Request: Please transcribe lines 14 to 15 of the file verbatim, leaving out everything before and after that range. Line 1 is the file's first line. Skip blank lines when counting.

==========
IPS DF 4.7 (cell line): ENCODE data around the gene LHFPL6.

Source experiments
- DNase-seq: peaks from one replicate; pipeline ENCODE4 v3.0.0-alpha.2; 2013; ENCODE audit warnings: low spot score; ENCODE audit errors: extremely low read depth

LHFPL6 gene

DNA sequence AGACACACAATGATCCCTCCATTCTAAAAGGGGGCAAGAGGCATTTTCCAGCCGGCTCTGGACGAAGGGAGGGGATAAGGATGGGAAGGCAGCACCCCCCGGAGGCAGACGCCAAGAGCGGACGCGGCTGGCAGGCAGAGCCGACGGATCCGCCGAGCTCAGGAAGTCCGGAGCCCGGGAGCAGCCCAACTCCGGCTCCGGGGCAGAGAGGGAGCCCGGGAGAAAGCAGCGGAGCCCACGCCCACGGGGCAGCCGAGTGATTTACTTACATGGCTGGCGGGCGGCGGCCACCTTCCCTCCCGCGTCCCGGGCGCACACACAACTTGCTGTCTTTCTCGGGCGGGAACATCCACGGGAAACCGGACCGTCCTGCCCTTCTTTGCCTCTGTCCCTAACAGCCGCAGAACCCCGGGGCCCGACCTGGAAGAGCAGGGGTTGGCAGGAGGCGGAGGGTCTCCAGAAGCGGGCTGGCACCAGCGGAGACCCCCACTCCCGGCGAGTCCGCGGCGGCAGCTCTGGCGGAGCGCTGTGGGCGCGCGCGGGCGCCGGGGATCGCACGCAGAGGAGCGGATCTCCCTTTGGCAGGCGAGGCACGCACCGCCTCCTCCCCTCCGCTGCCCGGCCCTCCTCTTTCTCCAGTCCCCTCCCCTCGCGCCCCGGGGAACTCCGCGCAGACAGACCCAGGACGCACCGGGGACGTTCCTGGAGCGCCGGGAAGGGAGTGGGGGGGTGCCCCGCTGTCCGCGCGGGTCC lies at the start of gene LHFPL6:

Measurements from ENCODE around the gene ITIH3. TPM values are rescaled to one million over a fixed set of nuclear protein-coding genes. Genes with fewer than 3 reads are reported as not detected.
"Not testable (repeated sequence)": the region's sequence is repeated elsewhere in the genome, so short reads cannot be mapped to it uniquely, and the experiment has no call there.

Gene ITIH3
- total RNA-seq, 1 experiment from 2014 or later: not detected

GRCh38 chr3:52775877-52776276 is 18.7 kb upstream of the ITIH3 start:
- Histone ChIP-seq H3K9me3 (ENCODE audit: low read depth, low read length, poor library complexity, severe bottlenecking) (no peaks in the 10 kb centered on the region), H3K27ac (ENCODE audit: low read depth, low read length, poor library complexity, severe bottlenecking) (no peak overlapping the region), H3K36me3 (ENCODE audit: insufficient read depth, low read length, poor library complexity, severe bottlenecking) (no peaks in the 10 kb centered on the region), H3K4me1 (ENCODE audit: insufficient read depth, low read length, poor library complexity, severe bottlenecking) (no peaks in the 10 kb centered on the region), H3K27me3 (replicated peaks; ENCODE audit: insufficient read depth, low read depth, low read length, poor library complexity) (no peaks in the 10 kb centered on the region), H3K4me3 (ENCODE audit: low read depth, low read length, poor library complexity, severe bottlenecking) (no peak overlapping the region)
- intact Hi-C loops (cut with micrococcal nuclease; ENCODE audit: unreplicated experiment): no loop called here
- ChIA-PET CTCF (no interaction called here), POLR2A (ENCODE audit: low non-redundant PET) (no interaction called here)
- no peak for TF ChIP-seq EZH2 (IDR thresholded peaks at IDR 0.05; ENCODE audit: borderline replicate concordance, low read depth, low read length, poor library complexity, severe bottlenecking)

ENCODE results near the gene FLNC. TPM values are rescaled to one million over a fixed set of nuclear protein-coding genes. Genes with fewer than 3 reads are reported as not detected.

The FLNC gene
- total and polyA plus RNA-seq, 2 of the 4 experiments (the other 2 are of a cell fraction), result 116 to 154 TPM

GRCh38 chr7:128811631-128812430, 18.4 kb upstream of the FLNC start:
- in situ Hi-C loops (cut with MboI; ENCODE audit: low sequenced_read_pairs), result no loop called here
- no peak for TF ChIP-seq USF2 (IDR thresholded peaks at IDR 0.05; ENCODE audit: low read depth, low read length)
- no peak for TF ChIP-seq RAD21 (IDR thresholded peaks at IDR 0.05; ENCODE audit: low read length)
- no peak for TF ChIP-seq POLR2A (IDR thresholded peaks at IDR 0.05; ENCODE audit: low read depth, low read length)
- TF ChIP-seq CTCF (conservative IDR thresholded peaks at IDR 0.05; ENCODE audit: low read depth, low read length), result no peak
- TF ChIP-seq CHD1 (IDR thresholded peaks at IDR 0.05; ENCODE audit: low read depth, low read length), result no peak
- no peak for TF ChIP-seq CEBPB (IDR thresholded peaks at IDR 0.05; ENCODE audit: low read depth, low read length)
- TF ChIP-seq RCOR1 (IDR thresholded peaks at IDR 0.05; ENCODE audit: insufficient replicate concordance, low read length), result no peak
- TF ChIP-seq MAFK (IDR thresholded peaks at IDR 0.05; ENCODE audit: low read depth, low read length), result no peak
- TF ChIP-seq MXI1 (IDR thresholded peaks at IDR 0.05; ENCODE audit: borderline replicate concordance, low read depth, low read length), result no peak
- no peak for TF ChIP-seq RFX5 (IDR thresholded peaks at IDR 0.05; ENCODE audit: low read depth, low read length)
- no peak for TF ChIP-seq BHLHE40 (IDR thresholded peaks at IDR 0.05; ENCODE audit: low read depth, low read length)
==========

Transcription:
- no peak for TF ChIP-seq EZH2 (IDR thresholded peaks at IDR 0.05; ENCODE audit: borderline replicate concordance, low read depth, low read length, poor library complexity, severe bottlenecking)

ENCODE results near the gene FLNC. TPM values are rescaled to one million over a fixed set of nuclear protein-coding genes. Genes with fewer than 3 reads are reported as not detected.